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Cistercian Abbeys: SWINESHEAD

Name: SWINESHEAD Location: Swineshead County: Lincolnshire
Foundation: 1135 Mother house: Furness
Relocation: None Founder: Robert de Gresley
Dissolution: 1536 Prominent members:
Access: Private property – no public access

Swineshead was founded by Robert de Gresley in 1135, with a colony arriving from the Savigniac house of Furness. Swineshead was absorbed into the Cistercian Order, along with all the other Savigniac houses, in 1147. In 1170 the General Chapter of the Cistercian Order reprimanded the abbot of Swineshead for owning villages, serfs and churches, which suggests that in its early days the abbey commanded some wealth and influence. After the Orders of Savigny and Citeaux were merged Gilbert of Hoyland (d. 1172) was appointed abbot of Swineshead. He was previously a monk at Clairvaux and had been an intimate friend of St. Bernard; it seems likely that he had been moved to Swineshead to ensure that the community followed Cistercian orthodoxy. Gilbert of Hoyland was to attain some literary fame during his life at Swineshead and continued St. Bernard’s commentary on the ‘Song of Songs’ until his death in 1172. King John is known to have spent a short time at the abbey just before his death in 1216. In fact, it was rumoured that monks of the abbey had poisoned his drink.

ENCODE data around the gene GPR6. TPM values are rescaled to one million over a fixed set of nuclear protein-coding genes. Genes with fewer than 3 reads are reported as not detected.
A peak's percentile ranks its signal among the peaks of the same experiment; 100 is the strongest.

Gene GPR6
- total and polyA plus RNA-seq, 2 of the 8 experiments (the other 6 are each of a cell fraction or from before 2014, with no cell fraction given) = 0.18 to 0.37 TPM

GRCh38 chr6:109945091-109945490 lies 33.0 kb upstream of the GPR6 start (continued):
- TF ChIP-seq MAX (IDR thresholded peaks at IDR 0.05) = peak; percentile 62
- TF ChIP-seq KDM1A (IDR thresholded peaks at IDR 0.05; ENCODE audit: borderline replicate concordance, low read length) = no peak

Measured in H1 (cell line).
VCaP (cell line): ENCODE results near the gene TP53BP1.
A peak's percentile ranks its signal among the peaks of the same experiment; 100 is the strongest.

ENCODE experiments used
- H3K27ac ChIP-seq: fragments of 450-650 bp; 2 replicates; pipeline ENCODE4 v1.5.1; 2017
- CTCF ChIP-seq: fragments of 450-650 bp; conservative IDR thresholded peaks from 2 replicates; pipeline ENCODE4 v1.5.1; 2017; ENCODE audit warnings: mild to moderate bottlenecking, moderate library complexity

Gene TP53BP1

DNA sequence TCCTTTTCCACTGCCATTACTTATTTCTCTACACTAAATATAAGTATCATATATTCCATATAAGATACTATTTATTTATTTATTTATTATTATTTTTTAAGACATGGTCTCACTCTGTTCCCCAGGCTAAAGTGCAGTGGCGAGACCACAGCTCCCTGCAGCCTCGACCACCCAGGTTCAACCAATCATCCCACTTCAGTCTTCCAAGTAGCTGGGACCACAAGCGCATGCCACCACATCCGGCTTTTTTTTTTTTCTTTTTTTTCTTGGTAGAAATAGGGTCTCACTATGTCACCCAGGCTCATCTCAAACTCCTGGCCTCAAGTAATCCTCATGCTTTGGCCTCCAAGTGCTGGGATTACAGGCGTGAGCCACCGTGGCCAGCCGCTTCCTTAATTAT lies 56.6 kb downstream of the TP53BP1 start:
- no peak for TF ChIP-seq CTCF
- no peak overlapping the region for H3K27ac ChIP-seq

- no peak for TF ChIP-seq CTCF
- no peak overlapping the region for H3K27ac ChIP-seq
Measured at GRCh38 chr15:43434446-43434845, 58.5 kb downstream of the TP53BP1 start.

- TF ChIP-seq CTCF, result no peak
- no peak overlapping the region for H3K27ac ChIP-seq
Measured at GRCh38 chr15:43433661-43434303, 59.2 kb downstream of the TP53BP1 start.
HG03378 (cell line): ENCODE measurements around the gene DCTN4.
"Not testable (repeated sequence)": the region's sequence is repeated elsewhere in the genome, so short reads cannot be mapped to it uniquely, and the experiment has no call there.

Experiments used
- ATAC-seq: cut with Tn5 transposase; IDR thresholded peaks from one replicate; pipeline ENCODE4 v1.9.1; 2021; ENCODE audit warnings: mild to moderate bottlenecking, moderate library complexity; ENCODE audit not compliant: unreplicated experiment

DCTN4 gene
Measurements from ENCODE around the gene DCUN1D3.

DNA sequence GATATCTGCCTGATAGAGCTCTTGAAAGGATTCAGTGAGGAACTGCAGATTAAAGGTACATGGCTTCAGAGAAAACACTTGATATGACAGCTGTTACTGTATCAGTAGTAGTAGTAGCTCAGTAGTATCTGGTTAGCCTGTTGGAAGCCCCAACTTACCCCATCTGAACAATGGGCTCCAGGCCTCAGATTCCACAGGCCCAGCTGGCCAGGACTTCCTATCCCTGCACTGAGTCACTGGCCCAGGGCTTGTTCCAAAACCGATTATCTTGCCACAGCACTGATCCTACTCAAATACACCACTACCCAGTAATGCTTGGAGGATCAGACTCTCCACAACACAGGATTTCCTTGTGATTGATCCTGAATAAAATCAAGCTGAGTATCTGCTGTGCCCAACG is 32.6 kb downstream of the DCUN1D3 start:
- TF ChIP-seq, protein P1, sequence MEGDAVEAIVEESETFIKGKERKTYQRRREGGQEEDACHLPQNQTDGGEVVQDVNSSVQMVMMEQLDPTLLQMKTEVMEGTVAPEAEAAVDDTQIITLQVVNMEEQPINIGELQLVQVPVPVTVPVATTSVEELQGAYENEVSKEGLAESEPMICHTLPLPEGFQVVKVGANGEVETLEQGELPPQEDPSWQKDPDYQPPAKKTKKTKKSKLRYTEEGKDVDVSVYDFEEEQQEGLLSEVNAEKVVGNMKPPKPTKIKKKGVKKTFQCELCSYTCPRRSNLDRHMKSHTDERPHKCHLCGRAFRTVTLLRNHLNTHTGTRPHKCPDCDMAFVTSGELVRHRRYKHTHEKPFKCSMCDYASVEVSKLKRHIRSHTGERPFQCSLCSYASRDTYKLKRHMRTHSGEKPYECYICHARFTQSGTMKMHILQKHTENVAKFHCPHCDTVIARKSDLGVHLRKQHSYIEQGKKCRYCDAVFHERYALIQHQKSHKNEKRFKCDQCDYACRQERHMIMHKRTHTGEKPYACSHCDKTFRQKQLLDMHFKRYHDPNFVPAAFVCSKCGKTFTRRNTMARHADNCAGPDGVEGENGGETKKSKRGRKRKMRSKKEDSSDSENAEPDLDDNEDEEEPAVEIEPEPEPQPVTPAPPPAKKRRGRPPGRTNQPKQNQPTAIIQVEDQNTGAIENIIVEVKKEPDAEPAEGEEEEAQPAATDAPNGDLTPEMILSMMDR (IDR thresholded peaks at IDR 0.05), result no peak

In 1535 the net annual income of the house was valued at £167. Although the house did not have much of an income at this time, the value of the bells and lead alone, which totalled approximately £274, suggests that Swineshead may have been a fairly large abbey in its early days. The abbey was suppressed with the smaller monasteries in 1536. In 1607 a private house was built on the site which incorporated some stone from the monastic buildings. The site is still occupied by the seventeenth-century house which is situated within a landscaped park. There are no remains of the abbey above gound and the site cannot be accessed by the public.